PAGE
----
Yes, Consumers Want Green
A Selection of New Styles of Eco Footwear that Check all the Boxes.
So what does “green” mean in terms of footwear today? The products shown here illustrate the latest ways brands are expanding eco options to satisfy shopper desire for shoes that feature a lighter environmental footprint. Performance and aesthetics remain front and center but earth-friendly materials that get the job done are increasingly the kind of attributes consumers are looking for.
Recycled: Nike’s $160 Zoom X Vista Grind (photo above) urban running style takes production scraps from the Zoom X running shoes and makes them part of the Vista Grind’s bouncy, oversized midsole.
Natural: The outsole color is new (Glerups is launching black rubber outsoles for fall ’19) but it’s sticking close to its roots with the all-wool upper that it’s known for on the $155 black rubber sole low boot.
Low-impact leather: Timberland is one of the founding members of the Leather Working Group, a multi-stakeholder group that works on transparency and environmental standards in the leather industry. Since 2010 the brand has only used leathers from suppliers that have achieved the silver or gold ratings, like on the $190 Sienna High Boot for women.
Materials + Method: adidas’ $300 Alphaedge 4D Parley for the Oceans shoe marries the brand’s 3D printing technique (3D printing means no scraps) and its partnership with Parley for the Oceans for the plastic ocean waste recycled in the upper.
And the Survey Takers Said:
We asked shoppers how sustainability impacts their footwear buys, and the answers are illuminating.
For example, per our survey*, 84 percent of respondents said the use of eco-friendly materials was either “very” or “somewhat important” in their choices. As one respondent, a 31-year-old female put it: “All companies should be making a great effort to use eco-friendly materials.”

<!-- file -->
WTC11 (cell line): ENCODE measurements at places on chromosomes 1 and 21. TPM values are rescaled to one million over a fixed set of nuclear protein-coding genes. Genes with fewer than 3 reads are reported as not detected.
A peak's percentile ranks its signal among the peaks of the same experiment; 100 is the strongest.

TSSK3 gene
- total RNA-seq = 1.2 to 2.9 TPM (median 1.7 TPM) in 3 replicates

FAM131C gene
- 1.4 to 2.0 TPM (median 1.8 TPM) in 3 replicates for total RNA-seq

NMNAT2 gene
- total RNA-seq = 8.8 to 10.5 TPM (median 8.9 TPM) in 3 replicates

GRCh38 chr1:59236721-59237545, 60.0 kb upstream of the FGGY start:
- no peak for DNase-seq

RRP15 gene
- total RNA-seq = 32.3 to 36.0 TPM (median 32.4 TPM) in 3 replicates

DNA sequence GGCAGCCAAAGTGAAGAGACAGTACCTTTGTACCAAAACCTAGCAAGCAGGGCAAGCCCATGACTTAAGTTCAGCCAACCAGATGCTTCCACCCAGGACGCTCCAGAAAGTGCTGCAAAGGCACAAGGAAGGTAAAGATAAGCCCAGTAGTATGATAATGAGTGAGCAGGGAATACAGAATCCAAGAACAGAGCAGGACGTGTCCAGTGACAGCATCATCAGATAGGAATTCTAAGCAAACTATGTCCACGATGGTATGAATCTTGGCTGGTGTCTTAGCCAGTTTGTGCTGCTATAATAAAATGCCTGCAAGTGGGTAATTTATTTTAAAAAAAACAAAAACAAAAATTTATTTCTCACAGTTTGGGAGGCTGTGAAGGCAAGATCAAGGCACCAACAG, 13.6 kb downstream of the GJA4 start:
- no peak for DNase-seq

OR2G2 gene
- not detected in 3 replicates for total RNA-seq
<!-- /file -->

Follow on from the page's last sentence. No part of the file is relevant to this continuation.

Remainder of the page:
Also surprising? That 78 percent of respondents were willing to pay more for shoes that were made with greener materials. How much more? Maybe more than you think: 33 percent of respondents said up to $10 more, and 29 percent said they’d pay up to $25 more per pair. (Some consumers indicated that it depended on the item in question, with price increases in the five to 10 percent range being identified as doable.)
“I have found that natural materials perform better than any manmade material I have tried so far.”
— 52-year-old respondent
One thing was clear from the survey results: Consumers have a more nuanced understanding of the different environmental factors that go into “green” than they’re sometimes given credit for. When asked what product attributes attracted them, the most popular answer was recycled content. But it wasn’t the only thing shoppers looked for.
Natural materials like wool, cork and natural rubber were favored by 66 percent of respondents. “I have found that natural materials perform better than any manmade material I have tried so far,” a 52-year-old consumer said.
“All companies should be making a great effort to use eco-friendly materials.” — 31-year-old respondent
Lower-impact leathers were flagged by 37 percent of shoppers, and 43 percent said they sought out brands and products who pursued carbon offsets as part of their sustainability strategy. And some go even further, like one 32-year-old survey taker, who responded, “I look at the brand and what they are doing as a whole to march toward a more sustainable brand [position] — less water usage, ethical sourcing of materials, etc.”
*Textile Insight commissioned MESH01 to survey 113 active U.S. men and women aged 18 to 55, with an average age of 38, to see how much sustainability concerns played into their footwear purchasing behavior.